Chicago car accident lawyers examine dangers of aggressive driving as part of summer safe driving series

More than half of deadly car accidents potentially involve one or more unsafe driving behaviors typically associated with aggressive driving, according to a 2009 update on aggressive driving provided by the AAA Foundation for Traffic Safety.

When many drivers think of aggressive drivers, they likely think of crazed guys shaking their fist (or at least a finger or two) while weaving in and out of traffic. But the Chicago car accident lawyers and personal injury and wrongful death attorneys at Abels & Annes want you to take a moment and think about aggressive driving habits you may have adopted without even realizing it.

Ever speed? Do you sometimes hit the gas a bit to make it through a yellow light? Is diving for an open parking space your thing? Take a moment. Take a breath. And ask yourself, what is it really worth?

In AAA Foundation’s 2008 Traffic Safety Culture Index, 78 percent of respondents rated aggressive drivers as a serious or extremely serious traffic safety problem — yet nearly half admitted to exceeding the speed limit by 15 mph on a major highway in the last month!

Substantial numbers also admitted to speeding up to beat a traffic light, honking at other drivers, and tailgating other drivers in an attempt to get them to speed up.

Nationally, at least 1,500 men, women and children are seriously injured or killed as a result of traffic disputes or altercations each year.

Another AAA survey of 526 motorists found almost 90 percent had experienced “road rage” incidents during the last year. Aggressive tailgating (62 percent) was the most common, followed by headlight flashing (59 percent), obscene gestures (48 percent), deliberately obstructing other vehicles (21 percent) and verbal abuse (16 percent).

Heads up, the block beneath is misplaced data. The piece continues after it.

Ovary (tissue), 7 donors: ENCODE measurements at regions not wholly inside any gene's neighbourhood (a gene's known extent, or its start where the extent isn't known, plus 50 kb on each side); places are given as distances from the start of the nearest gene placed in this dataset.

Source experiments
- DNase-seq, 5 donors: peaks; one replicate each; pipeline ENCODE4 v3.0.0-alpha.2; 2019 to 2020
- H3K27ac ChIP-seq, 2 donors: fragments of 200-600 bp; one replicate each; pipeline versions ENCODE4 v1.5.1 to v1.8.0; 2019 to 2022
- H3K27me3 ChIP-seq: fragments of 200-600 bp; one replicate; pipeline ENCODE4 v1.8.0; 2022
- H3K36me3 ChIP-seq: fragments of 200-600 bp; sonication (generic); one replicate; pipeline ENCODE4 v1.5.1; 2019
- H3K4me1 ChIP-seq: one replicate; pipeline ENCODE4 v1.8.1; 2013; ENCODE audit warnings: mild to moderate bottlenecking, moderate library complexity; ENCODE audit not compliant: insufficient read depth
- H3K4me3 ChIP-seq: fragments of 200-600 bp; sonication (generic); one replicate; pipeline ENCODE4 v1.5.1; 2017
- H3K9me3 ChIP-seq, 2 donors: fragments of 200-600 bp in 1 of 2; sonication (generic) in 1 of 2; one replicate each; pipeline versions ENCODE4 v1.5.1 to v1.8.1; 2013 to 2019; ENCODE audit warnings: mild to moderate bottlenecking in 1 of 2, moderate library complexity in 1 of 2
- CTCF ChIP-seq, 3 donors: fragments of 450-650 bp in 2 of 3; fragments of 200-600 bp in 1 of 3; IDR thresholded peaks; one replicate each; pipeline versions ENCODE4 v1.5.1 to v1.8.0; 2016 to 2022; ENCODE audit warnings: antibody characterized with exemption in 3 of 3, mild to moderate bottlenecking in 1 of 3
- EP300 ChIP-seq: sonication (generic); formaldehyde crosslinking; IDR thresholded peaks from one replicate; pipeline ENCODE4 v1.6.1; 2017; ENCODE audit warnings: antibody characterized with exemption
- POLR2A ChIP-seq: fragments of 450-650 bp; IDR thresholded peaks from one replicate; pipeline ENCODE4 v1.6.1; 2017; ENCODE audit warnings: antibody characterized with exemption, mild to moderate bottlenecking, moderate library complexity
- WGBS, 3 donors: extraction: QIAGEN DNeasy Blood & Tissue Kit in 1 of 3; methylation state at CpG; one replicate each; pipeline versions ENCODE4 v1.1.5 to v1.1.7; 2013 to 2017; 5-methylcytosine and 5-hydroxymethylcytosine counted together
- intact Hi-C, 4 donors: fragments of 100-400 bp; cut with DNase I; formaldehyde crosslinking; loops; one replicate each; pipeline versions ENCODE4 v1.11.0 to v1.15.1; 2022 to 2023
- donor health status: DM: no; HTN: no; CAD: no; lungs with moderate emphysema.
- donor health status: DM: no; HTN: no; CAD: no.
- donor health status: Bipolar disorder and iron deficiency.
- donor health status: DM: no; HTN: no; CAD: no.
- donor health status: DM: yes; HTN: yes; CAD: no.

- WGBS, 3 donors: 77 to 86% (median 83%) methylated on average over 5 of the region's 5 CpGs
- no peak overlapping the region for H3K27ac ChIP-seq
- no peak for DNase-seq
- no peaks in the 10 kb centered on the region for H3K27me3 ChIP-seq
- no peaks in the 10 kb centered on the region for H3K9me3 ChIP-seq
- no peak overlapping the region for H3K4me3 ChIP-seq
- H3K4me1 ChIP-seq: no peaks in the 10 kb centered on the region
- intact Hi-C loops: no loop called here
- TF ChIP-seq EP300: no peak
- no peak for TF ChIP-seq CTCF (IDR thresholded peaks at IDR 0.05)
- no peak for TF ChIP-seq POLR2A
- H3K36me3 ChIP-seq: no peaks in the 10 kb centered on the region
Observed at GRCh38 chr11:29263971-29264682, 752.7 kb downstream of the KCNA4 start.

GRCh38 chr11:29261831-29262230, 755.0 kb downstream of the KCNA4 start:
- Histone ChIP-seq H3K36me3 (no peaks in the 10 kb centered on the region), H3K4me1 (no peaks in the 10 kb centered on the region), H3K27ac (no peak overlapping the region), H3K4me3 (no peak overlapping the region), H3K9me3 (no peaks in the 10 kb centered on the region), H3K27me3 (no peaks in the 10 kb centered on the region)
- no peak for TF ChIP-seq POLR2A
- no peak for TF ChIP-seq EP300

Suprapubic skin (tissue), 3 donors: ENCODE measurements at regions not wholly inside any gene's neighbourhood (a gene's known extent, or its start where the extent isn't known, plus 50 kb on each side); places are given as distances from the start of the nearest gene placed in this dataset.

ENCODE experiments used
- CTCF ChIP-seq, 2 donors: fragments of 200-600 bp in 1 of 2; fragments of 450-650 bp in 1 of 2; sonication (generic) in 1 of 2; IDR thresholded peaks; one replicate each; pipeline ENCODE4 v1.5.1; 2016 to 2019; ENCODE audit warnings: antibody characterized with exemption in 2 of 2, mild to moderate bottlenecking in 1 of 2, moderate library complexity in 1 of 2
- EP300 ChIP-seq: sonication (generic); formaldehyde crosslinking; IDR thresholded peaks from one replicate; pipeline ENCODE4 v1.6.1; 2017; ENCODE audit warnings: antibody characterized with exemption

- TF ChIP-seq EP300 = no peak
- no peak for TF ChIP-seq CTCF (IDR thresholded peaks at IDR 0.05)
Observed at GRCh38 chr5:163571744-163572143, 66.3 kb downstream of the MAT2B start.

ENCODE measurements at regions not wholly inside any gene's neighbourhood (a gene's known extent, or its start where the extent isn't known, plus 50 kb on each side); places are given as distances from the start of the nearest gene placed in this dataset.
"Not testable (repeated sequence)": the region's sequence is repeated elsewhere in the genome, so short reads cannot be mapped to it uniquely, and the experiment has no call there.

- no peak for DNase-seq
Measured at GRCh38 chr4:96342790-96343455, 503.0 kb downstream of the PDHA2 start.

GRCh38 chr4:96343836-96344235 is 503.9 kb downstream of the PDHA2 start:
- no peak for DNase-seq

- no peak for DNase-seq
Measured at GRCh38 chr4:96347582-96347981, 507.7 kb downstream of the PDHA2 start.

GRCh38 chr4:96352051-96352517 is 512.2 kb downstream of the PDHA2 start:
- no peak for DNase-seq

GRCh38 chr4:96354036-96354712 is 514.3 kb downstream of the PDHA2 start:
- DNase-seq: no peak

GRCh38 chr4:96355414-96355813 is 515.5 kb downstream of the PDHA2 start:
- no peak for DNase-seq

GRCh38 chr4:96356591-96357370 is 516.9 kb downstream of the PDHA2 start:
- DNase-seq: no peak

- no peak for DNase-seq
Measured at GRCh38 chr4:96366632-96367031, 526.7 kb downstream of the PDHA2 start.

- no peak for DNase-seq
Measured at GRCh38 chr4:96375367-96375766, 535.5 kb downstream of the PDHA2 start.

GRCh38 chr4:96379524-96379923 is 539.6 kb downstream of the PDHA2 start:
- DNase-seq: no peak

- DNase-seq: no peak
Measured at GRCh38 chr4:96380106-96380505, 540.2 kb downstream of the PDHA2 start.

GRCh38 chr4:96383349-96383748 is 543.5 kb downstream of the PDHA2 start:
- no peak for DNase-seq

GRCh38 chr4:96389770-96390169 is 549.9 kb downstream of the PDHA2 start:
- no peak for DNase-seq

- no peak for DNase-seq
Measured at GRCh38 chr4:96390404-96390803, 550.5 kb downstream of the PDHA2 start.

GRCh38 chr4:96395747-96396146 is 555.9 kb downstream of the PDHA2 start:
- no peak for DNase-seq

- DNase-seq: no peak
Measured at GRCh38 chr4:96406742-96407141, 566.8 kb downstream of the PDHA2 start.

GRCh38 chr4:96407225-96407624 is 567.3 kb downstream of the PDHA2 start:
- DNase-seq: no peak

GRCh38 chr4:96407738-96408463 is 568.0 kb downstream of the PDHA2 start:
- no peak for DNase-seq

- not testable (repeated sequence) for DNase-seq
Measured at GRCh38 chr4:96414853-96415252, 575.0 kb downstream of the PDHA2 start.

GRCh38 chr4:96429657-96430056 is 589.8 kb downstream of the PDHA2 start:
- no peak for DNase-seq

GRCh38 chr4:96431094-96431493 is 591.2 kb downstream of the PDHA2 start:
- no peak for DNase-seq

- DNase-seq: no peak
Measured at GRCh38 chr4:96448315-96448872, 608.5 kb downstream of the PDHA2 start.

Gender differences were not as great as expected. Just over half of women admitted to aggressive driving behavior compared to about two-thirds of men.

Nationally, an increasing number of studies are sounding alarms. As a nation, only two percent say drivers are getting better, while 62 percent, or about two of every three motorists, say things have gotten worse on our roads.
The National Highway Traffic Safety Administration
counts the following behavior as forms of aggressive driving:

-Following improperly
-Improper or erratic lane changing
-Illegal driving on road shoulder, in ditch, or on sidewalk of median
-Passing where prohibited or where there is insufficient visibility or distance
-Suddenly changing speeds
-Failure to yield right of way
-Failure to obey traffic signs, devices, safety zones or other traffic laws
-Failure to observe warning instructions on vehicles displaying them
-Speeding or driving too fast for conditions
-Racing
-Improper turns
The federal government offers drivers the following tips:


-Concentrate: Don’t allow yourself to be distracted by talking on the phone, reading, drinking, eating or applying makeup.

-Relax: Fewer crashes occur when vehicles are traveling at similar speeds.

-Identify alternative routes: Even if it looks longer on paper, you may find it is less congested, more relaxing or just a change of scenery.

-Consider public transportation: It can give you a break from life behind the wheel.

-Just be late: If all else fails …

When confronted with aggressive driving:

-Get out of the way
-Put your pride aside: Do not challenge them by speeding up or attempting to hold your own
-Avoid eye contact: It can sometimes enrage an aggressive driver
-Gestures: Ignore them and refuse to return them
-Report serious aggressive driving: You or a passenger may call the police. If you use a cell phone, pull into a safe location.

Aggressive driving can be a serious crime. It can be dangerous. And it is a liability. If someone causes an accident by driving aggressively, they can be criminally charged and they can certainly be held accountable in civil court for the injuries, pain and suffering and damage they cause to innocent motorists.

If you or someone you love has been in a Chicago car accident, the attorneys at Abels & Annes offer free appointments to discuss your rights. call toll free (866) 99-ABELS. There is no fee unless you win.